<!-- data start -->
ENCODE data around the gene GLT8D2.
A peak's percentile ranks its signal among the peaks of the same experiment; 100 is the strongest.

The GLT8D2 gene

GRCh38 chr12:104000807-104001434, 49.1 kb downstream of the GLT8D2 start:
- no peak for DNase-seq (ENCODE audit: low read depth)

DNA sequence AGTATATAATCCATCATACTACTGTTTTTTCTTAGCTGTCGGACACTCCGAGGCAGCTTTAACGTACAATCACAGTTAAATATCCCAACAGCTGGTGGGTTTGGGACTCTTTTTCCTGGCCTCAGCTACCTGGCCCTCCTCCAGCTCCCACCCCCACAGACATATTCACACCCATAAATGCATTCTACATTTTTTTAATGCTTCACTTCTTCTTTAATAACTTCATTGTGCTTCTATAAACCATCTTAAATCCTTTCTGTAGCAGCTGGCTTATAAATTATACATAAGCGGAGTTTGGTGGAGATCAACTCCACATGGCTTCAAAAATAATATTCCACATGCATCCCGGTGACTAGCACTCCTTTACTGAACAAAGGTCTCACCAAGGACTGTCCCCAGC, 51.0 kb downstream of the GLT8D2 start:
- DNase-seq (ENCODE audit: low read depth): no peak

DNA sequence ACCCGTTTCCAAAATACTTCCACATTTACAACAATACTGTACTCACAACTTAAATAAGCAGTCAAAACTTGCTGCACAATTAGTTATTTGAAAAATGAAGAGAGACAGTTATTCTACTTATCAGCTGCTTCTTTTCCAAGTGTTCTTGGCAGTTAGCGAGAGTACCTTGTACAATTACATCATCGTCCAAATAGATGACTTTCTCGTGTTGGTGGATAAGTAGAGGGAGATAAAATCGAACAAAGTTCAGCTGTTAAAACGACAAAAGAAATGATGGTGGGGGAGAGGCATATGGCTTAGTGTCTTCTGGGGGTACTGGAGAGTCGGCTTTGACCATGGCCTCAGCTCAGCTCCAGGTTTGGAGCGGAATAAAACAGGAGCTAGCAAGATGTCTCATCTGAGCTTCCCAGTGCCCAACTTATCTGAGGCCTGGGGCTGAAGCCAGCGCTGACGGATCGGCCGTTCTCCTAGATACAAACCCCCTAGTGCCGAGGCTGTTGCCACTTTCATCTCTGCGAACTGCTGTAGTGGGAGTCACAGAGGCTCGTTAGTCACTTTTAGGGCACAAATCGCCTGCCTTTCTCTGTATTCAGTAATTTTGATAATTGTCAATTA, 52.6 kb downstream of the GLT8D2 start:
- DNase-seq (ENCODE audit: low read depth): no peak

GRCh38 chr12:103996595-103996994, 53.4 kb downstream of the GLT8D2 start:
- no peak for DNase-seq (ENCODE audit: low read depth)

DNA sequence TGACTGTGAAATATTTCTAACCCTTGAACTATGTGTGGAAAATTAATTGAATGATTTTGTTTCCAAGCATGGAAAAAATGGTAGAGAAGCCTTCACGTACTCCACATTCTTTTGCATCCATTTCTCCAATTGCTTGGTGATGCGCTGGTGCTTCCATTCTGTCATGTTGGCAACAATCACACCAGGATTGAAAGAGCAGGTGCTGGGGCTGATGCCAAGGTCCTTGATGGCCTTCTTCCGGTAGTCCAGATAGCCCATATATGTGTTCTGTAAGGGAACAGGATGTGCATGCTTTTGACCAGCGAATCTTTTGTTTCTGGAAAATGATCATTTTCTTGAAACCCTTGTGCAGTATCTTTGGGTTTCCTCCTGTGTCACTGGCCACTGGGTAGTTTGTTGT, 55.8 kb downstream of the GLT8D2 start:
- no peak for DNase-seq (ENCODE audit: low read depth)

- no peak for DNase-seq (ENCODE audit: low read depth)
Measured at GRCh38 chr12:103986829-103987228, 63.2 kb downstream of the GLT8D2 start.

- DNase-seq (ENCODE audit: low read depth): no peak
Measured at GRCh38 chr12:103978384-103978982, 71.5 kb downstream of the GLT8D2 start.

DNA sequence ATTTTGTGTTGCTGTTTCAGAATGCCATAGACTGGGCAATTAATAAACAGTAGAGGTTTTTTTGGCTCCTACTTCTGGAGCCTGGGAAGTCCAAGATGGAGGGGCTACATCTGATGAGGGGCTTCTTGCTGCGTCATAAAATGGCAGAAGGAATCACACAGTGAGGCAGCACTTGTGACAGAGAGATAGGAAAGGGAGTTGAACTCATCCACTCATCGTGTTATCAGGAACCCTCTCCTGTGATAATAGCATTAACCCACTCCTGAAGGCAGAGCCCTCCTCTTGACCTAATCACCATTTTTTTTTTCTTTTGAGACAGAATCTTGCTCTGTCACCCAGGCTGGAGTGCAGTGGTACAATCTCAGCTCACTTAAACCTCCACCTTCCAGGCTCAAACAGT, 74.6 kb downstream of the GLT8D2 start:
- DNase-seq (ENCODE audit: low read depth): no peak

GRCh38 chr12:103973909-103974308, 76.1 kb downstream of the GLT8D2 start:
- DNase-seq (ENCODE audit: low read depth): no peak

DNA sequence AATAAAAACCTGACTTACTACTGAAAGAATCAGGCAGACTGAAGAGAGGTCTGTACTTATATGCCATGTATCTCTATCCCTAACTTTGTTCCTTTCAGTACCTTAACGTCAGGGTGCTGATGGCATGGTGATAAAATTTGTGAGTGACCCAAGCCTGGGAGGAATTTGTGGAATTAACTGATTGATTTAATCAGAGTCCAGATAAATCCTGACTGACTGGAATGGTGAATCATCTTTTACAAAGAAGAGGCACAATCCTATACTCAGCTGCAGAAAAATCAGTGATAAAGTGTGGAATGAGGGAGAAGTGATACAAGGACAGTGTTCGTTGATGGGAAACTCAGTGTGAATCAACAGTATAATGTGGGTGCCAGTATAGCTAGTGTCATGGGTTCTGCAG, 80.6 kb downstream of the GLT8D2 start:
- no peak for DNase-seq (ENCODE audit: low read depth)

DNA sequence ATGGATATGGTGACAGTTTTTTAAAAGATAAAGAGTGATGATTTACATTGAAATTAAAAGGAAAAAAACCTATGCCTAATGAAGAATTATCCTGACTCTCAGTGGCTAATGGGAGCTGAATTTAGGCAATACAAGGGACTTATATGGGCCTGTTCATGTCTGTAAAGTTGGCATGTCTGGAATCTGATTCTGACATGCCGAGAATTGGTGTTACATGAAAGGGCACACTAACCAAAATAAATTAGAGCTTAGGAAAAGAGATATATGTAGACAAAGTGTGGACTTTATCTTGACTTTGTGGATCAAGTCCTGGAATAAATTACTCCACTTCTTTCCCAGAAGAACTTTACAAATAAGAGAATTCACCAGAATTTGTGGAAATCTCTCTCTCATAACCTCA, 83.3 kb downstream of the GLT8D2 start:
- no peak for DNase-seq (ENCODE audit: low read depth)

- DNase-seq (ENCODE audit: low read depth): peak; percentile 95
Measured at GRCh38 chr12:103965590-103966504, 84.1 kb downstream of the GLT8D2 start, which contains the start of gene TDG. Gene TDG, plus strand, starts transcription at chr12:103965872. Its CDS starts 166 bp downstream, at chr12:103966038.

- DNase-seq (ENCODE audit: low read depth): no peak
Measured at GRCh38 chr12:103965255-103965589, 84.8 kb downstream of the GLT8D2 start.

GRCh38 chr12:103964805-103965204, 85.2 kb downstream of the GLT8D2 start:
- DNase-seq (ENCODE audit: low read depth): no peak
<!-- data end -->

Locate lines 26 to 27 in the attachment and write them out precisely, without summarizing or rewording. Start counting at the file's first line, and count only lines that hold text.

- DNase-seq (ENCODE audit: low read depth): peak; percentile 95
Measured at GRCh38 chr12:103965590-103966504, 84.1 kb downstream of the GLT8D2 start, which contains the start of gene TDG. Gene TDG, plus strand, starts transcription at chr12:103965872. Its CDS starts 166 bp downstream, at chr12:103966038.